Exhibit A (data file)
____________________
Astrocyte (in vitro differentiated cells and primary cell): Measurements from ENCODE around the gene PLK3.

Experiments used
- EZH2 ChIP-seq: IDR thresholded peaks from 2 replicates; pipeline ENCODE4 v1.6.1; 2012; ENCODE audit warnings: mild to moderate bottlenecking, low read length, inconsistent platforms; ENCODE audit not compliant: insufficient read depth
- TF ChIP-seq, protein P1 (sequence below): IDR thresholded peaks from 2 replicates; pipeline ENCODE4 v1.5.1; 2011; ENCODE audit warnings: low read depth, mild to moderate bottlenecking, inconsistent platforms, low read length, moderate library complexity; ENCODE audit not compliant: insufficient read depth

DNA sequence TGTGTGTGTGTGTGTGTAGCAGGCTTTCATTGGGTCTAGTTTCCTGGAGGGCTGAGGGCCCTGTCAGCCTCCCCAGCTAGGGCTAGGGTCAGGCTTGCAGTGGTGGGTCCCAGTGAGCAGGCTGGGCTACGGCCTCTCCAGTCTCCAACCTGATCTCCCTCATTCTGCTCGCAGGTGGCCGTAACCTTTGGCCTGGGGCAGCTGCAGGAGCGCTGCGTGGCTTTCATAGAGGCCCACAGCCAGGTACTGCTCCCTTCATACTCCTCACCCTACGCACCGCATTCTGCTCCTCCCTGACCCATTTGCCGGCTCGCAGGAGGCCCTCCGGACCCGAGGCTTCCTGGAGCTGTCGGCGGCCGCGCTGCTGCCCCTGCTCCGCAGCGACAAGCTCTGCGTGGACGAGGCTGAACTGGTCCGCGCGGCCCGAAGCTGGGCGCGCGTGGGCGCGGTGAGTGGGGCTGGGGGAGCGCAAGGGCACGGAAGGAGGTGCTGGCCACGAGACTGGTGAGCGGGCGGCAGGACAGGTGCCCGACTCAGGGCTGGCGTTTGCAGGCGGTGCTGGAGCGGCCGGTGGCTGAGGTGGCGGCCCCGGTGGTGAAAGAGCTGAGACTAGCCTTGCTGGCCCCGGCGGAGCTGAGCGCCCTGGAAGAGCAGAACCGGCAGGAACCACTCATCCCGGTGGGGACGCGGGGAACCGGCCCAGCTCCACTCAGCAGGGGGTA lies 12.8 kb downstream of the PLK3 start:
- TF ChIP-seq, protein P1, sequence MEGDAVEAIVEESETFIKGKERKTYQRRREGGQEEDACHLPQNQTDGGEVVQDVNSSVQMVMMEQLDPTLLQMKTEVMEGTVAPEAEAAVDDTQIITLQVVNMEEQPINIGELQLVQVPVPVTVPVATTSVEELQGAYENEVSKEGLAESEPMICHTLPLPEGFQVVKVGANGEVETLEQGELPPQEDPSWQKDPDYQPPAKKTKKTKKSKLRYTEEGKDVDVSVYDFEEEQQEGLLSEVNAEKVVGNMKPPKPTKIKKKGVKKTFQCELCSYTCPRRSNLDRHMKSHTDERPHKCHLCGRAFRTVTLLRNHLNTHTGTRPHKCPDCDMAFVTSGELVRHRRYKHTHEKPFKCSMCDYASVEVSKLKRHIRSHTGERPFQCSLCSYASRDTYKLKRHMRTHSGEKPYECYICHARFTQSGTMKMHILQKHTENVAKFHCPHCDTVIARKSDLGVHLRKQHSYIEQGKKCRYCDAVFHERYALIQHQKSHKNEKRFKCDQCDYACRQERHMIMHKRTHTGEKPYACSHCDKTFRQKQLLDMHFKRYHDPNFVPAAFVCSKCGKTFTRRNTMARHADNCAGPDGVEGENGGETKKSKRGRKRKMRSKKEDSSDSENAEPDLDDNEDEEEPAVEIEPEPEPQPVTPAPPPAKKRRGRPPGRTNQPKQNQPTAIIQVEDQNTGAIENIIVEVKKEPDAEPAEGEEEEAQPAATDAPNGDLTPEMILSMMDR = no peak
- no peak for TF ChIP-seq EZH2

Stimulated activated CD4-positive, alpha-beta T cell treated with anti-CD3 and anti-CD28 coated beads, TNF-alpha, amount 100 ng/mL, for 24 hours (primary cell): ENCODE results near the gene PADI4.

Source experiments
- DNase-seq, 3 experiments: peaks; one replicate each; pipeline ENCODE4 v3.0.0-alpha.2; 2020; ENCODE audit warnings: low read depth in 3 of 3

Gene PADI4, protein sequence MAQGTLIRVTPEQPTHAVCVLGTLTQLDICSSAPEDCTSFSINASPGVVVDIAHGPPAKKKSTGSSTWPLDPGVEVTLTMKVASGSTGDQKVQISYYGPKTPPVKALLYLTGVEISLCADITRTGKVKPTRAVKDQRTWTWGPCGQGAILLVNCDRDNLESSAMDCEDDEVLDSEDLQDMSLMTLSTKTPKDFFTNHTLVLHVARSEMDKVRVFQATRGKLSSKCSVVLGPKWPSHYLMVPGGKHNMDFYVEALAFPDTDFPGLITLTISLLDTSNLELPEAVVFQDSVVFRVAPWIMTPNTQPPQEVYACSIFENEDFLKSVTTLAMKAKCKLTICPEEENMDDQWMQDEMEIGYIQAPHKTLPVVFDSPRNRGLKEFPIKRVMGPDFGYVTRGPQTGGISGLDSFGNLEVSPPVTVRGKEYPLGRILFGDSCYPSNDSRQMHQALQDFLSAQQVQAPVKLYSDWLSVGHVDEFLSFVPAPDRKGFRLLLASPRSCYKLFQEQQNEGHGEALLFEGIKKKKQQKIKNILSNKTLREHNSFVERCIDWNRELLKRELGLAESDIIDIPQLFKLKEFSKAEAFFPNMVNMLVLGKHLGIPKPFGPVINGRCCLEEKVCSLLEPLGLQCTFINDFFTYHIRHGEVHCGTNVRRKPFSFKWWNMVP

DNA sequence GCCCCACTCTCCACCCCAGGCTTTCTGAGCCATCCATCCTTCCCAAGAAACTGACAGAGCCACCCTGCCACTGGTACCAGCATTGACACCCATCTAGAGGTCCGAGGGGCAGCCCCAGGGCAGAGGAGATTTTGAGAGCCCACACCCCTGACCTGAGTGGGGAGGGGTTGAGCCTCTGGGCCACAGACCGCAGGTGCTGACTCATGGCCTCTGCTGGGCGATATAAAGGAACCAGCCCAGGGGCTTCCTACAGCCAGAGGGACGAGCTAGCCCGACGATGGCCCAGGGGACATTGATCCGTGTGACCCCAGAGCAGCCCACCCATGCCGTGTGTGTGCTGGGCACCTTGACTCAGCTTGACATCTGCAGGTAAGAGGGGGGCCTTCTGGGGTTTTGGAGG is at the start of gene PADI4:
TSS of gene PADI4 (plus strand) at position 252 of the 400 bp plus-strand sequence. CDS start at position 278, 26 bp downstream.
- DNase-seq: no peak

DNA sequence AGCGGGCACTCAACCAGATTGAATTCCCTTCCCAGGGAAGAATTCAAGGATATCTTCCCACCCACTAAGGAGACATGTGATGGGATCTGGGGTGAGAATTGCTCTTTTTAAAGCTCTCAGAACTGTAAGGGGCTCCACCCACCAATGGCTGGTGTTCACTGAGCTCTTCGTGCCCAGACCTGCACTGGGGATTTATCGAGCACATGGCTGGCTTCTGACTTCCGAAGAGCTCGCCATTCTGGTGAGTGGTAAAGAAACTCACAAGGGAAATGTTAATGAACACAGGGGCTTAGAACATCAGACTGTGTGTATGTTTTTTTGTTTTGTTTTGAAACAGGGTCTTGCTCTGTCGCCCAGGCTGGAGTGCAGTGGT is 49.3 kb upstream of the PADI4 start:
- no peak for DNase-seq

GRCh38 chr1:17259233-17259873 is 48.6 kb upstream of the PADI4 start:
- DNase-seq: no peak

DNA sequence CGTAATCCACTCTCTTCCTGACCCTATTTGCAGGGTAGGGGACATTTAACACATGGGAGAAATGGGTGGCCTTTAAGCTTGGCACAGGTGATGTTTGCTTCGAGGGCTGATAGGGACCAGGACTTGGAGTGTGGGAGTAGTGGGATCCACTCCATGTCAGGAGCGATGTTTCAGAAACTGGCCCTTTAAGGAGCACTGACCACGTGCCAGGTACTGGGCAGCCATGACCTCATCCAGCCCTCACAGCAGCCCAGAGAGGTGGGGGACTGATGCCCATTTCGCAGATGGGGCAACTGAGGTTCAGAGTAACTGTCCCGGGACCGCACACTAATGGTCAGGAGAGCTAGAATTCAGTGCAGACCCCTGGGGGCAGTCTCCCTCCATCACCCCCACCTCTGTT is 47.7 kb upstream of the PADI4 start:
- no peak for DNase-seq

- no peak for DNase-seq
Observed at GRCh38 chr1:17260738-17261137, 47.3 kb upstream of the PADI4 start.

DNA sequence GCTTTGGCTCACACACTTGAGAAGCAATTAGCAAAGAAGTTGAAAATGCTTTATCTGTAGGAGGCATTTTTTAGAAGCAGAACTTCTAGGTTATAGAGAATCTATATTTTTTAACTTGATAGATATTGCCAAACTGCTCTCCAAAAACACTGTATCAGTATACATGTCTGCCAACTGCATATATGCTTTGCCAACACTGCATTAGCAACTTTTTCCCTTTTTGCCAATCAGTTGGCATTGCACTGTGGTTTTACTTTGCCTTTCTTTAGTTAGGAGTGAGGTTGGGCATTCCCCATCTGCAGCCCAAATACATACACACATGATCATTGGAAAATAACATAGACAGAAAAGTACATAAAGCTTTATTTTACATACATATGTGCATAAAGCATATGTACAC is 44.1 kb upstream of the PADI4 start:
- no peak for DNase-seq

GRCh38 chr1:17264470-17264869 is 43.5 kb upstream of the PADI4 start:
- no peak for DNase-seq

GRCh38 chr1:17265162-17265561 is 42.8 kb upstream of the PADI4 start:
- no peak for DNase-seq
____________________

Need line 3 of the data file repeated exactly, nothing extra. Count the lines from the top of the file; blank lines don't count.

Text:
- EZH2 ChIP-seq: IDR thresholded peaks from 2 replicates; pipeline ENCODE4 v1.6.1; 2012; ENCODE audit warnings: mild to moderate bottlenecking, low read length, inconsistent platforms; ENCODE audit not compliant: insufficient read depth